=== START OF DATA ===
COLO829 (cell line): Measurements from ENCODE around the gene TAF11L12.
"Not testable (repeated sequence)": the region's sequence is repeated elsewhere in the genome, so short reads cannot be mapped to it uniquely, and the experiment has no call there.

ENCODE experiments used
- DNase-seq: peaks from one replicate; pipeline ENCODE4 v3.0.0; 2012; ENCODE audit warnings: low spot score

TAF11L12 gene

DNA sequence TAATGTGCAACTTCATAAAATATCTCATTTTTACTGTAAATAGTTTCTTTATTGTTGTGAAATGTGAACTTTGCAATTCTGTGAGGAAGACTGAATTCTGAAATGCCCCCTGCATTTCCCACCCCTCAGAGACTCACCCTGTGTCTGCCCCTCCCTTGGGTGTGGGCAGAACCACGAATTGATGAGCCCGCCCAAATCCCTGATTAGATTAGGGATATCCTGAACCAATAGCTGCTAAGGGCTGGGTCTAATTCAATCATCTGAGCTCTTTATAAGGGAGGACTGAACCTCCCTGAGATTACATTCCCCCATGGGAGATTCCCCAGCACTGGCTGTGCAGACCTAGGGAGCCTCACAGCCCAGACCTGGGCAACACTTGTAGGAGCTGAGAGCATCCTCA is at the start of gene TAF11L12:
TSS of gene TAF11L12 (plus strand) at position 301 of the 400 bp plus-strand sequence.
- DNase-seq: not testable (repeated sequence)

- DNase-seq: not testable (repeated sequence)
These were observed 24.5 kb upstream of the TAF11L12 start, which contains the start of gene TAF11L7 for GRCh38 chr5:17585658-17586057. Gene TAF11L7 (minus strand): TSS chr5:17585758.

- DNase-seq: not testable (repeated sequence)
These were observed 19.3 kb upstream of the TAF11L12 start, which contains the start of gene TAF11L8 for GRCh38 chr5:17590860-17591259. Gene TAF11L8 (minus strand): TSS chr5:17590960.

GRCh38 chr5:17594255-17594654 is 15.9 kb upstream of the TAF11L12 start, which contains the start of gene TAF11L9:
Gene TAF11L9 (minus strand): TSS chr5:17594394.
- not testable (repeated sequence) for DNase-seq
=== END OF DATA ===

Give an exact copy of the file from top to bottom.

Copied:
COLO829 (cell line): Measurements from ENCODE around the gene TAF11L12.
"Not testable (repeated sequence)": the region's sequence is repeated elsewhere in the genome, so short reads cannot be mapped to it uniquely, and the experiment has no call there.

ENCODE experiments used
- DNase-seq: peaks from one replicate; pipeline ENCODE4 v3.0.0; 2012; ENCODE audit warnings: low spot score

TAF11L12 gene

DNA sequence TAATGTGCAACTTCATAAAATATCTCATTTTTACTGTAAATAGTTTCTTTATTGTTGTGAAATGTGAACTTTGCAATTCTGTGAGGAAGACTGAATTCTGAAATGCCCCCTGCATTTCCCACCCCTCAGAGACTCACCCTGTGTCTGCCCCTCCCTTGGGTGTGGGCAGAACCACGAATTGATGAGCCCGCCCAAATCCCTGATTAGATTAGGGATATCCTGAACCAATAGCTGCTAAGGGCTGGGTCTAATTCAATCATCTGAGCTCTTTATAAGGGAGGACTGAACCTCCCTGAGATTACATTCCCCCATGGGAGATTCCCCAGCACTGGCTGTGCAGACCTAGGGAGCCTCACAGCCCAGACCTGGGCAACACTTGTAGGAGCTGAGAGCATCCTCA is at the start of gene TAF11L12:
TSS of gene TAF11L12 (plus strand) at position 301 of the 400 bp plus-strand sequence.
- DNase-seq: not testable (repeated sequence)

- DNase-seq: not testable (repeated sequence)
These were observed 24.5 kb upstream of the TAF11L12 start, which contains the start of gene TAF11L7 for GRCh38 chr5:17585658-17586057. Gene TAF11L7 (minus strand): TSS chr5:17585758.

- DNase-seq: not testable (repeated sequence)
These were observed 19.3 kb upstream of the TAF11L12 start, which contains the start of gene TAF11L8 for GRCh38 chr5:17590860-17591259. Gene TAF11L8 (minus strand): TSS chr5:17590960.

GRCh38 chr5:17594255-17594654 is 15.9 kb upstream of the TAF11L12 start, which contains the start of gene TAF11L9:
Gene TAF11L9 (minus strand): TSS chr5:17594394.
- not testable (repeated sequence) for DNase-seq